Help! My relationship broke down but I’m not married!

Australia recognizes that people may wish to sort out the division of property and debt following the breakdown of a committed relationship outside of marriage. You will need to be in in a de facto relationship for a total of at least 2 years or meet a different criterion to qualify for a court ordered de facto property settlements. In this article Ezra Legal solicitor Lydia Ho explains what is considered a de facto relationship and what the ‘qualifying’ requirements are.

Unlike the gingerbread men we make for Christmas, we do not all fit into a cookie cutter world.

Relationships can be fluid and flexible and should be tailored to fit our unique circumstances. Not every person in a committed relationship wants or needs to be married.

However, the breakdown of such a relationship can leave one party in an unexpectedly vulnerable financial position. What happens then? Well, fret not! You can apply for a court ordered property settlement so long as you fit the requirements below. So, keep on reading.

What is a De Facto Relationship?

“De Facto” is Latin for “in fact” or in reality. A de facto relationship is a relationship in which the couple are not married but are still in a committed relationship. This qualifies them for certain legal rights, including a property settlement after separation.

Under section 4AA of the Family Law Act 1975 (Cth), a de facto relationship requires you to be with another person (of any gender):

  • that you are not legally married to;
  • you are not related to by family; and
  • you are in a relationship as a couple living together on a genuine domestic basis.

You can even be in a de facto relationship despite one of you being married to another person!

What is considered to be “living together on a genuine domestic basis”?

Several factors are considered when determining the genuine domestic nature of a de facto relationship. These include:

  • duration of your relationship;
  • nature and extent of your common residence;
  • whether a sexual relationship exists;
  • degree of financial dependence or interdependence, and any financial arrangements between you;
  • your degree of mutual commitment to a shared life;
  • whether your relationship was registered;
  • care and support of children;
  • reputation and public aspects of your relationship.

You do not need to satisfy all of these requirements to be in a de facto relationship. However, there is a jurisdictional threshold if you desire a court ordered property settlement.

The threshold to qualify for a property settlement

A property settlement is an agreement between a separating couple that divides the assets, liabilities, debts and superannuation pool of both parties. A court ordered property settlement is beneficial because it is binding and not subject to change except under stringent circumstances.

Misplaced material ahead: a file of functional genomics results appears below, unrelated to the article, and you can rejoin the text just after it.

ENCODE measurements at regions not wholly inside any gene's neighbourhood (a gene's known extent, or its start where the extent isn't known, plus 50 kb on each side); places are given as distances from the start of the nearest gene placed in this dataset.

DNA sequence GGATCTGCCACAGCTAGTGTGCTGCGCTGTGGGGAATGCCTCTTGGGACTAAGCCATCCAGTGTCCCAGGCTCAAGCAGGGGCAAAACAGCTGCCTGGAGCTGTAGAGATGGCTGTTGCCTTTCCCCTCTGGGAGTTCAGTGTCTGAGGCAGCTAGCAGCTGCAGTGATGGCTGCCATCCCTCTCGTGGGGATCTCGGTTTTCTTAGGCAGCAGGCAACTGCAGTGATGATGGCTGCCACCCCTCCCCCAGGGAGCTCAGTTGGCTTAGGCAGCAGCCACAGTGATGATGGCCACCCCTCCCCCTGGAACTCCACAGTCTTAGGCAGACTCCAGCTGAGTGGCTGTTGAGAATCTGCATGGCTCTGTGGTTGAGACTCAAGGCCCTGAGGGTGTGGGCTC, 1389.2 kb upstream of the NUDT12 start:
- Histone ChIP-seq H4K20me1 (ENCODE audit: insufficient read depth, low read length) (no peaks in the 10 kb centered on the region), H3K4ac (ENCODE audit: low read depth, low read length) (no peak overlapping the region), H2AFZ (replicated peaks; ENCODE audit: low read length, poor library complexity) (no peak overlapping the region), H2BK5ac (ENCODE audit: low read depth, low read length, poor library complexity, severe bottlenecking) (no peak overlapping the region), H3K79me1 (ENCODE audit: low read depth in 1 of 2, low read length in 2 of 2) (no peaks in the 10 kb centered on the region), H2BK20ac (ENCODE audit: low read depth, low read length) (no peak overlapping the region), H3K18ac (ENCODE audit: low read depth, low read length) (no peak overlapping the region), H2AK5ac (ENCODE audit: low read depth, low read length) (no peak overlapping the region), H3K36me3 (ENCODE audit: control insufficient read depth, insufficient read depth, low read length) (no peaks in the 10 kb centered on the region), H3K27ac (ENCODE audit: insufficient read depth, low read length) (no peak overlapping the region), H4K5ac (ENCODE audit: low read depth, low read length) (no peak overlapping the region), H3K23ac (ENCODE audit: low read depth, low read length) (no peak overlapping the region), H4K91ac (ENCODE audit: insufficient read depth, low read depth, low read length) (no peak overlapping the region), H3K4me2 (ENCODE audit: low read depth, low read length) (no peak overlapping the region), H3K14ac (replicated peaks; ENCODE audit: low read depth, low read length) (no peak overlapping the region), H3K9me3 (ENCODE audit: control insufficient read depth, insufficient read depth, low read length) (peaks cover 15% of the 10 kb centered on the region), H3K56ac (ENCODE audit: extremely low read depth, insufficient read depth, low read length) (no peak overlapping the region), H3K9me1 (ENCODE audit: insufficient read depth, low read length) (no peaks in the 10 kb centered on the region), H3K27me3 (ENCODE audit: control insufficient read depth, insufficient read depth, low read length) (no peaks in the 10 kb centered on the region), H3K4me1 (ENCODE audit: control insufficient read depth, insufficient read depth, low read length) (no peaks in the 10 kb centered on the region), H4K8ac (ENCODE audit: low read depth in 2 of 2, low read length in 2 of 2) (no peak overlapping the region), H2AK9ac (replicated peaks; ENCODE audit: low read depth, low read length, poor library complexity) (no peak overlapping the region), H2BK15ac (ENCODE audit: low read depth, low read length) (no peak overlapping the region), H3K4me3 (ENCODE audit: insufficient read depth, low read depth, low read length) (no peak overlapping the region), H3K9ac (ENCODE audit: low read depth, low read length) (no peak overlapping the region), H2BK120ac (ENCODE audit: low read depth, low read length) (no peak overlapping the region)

To have a court ordered property settlement, you must satisfy at least one of the following criteria:

  • be in a de facto relationship for a period totaling up to 2 years;
  • there is a child of the de facto relationship;
  • the de facto relationship is registered; or
  • that the person applying for a property settlement has made substantial contributions (financial or non-financial) and it would be a serious injustice to not make a property order.

This means that mere co-habitation of less than 2 years is generally insufficient for a property settlement.

If you require further information, click on this link to the Federal Circuit and Family Court of Australia website:

Time Limits

If you have separated from your partner and believe that you satisfy the de facto relationship and threshold requirements for a property settlement, act quickly! There is a 2-year time limit to apply for property orders.

Are you in a de facto relationship or know of someone who may benefit from this article? Share this with them or come in to have a chat about your unique circumstances. We understand that every person has different needs. We can help you achieve a division of assets and liabilities that addresses your individual situation. We can also assist in getting a time extension for de facto property orders if required.

For more information and expert advice, ask to speak to Lydia Ho at Ezra Legal on (08) 8231 6100 or email

For information on the range of  family related services that we provide, head to:

Lydia Ho


Ezra Legal

Categories: Blog

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